A lucrative industry that presents many job opportunities from distant locations to Colorado, mining operations often threaten the way of life for residents that live near the mine. Dr. Michael Dougherty of the Illinois State University Department of Sociology and Anthropology discussed two current theories about the cause of mineral disputes between host communities and mining companies. They are deprivation theory and proximity to nature theory. Deprivation theory states that a community’s wealth depends on its willingness to cooperate with mining companies. The proximity to nature theory states that communities with a higher indigenous population will be less likely to support mining than communities which have a low percentage of indigenous people. This is because of the importance of the environment and land to indigenous peoples based on their cosmology.
Dougherty found, through three case studies in Central America, that these two theories do not capture the reality of the situation. His data showed that the opposition to mining relationship increased with the amount of land people own. After a certain point, people who own more land oppose the mining corporations. Poorer, more agriculturally based areas generally oppose the mining industry more than affluent suburban areas. The case study of Asuncion Mita, Jutiapa, Guatemala, opposed the general notation that land ownership leads to opposition of the mining industry. The second theory, proximity to nature, has been challenged by case studies in Nueva Conception, Chaltenango, El Salvador, and in Techitan, Huehuetenango, Guatemala. These two cities are very different in terms of percentage of indigenous people. Similarly high levels of opposition to mining invalidate the proximity to nature theory for this region. Dougherty then supported the findings from the case studies by sharing some quotes from people in these cities.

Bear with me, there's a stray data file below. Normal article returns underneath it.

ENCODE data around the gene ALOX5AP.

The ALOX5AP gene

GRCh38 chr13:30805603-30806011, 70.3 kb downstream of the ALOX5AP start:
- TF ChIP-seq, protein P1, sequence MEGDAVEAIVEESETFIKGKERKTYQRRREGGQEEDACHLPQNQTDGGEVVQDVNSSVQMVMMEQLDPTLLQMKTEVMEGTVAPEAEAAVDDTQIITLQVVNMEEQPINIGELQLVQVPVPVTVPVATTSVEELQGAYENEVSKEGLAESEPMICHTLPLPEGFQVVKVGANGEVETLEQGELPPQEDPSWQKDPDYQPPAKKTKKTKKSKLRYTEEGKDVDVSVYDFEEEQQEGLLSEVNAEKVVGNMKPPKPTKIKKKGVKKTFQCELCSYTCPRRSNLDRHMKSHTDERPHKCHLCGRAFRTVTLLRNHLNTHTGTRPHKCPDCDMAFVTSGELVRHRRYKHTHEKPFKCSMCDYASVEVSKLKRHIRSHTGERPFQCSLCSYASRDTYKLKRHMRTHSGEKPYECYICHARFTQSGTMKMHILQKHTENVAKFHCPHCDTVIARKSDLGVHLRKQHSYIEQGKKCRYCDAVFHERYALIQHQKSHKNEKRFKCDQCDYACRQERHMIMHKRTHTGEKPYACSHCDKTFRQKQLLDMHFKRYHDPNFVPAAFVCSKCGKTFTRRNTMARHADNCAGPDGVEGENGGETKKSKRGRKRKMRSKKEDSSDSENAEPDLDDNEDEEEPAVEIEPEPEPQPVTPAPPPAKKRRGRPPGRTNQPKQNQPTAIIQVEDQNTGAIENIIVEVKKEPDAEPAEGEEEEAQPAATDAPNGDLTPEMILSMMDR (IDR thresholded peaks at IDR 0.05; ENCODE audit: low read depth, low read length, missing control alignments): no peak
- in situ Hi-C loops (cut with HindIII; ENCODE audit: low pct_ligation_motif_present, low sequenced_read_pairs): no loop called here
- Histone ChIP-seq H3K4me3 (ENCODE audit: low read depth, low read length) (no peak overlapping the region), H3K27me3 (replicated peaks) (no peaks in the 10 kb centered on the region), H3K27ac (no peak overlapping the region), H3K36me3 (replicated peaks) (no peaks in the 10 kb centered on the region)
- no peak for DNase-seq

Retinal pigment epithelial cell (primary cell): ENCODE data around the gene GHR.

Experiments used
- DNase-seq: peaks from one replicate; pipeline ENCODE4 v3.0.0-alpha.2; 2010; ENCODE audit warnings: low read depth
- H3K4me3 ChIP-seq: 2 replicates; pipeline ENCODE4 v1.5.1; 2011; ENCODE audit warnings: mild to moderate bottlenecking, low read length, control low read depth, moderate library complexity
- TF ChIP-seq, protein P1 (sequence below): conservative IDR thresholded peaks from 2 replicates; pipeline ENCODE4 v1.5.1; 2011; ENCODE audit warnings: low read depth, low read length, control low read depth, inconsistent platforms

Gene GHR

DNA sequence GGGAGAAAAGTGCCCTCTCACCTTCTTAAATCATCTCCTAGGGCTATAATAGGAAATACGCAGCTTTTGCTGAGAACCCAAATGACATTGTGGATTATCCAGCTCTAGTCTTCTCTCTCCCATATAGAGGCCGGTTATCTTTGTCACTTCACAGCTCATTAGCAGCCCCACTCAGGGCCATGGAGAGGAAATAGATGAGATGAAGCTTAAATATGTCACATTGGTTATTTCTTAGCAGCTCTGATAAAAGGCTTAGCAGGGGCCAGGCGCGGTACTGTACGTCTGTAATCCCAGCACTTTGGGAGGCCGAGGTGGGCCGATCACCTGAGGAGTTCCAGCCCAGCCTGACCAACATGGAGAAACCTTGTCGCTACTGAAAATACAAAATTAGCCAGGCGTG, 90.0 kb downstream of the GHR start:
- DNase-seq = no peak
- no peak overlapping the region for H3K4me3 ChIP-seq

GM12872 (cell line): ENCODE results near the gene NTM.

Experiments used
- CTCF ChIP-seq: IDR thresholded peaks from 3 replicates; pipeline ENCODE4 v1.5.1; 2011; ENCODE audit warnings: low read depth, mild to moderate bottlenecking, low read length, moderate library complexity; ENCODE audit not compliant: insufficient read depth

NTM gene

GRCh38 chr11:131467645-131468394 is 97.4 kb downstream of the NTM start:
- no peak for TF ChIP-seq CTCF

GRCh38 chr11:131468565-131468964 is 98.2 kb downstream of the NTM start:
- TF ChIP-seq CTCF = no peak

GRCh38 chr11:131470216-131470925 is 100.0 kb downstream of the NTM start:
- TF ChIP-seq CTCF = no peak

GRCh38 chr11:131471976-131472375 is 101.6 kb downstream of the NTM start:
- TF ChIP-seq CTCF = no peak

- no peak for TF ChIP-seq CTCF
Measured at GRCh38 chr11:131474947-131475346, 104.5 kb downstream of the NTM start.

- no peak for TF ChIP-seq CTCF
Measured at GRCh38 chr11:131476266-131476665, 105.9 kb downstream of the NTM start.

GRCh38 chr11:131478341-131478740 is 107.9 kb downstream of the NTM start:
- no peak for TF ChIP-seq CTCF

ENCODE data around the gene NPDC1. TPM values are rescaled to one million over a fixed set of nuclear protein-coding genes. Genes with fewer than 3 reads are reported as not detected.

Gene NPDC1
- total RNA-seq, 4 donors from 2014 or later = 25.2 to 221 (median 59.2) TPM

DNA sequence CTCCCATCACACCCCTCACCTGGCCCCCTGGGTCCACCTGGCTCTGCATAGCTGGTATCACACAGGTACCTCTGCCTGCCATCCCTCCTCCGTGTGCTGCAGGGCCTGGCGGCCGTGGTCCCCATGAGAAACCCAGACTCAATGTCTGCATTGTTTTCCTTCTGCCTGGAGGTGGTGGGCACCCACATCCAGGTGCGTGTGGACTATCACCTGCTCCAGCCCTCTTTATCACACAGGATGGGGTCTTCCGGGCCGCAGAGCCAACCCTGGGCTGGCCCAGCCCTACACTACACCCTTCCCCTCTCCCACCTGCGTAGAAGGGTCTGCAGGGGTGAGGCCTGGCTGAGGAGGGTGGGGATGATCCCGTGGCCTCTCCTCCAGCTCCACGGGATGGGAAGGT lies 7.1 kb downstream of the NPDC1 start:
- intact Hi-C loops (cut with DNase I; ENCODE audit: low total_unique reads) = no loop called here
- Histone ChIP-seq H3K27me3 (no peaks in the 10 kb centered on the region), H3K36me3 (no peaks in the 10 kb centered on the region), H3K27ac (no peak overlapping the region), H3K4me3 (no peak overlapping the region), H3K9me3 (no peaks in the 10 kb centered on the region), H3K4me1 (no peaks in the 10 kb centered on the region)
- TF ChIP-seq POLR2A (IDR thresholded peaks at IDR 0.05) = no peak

To counter the claim that the land poor do not support mining, he quoted Dona Elida who did not own land, “They [the mineral firms] have good devices, I don’t think there will be pollution. They have good equipment.” To remove the aspect of the sacredness of nature that the theory of proximity of nature adds, rather than a practical purpose of survival that the land provides, Dougherty quoted Don Vidalina from Nuevo Conception. “But can you imagine if [the mineral firm] comes here to offer us work and whole bunch of things for a little while and then they leave us worse than how we were?” He also quoted Don Humberto of Nueva Conception, “I wouldn’t destroy the land or ruin these properties just for the whim of getting metals from the ground. I wouldn’t do that. I was born here.”
These findings lead to a new theory of the sociological implications of mining, which Dougherty calls his Theory of Living, a theory based around people protecting their land because they rely upon it for survival as well as residence. Those with relatively equal amounts of land oppose mining compared to cities with a less equal distribution of land. Based on this, Dougherty recommends that “mining companies exploring the developing world devoted to small farmer agriculture be aware of this dynamic.”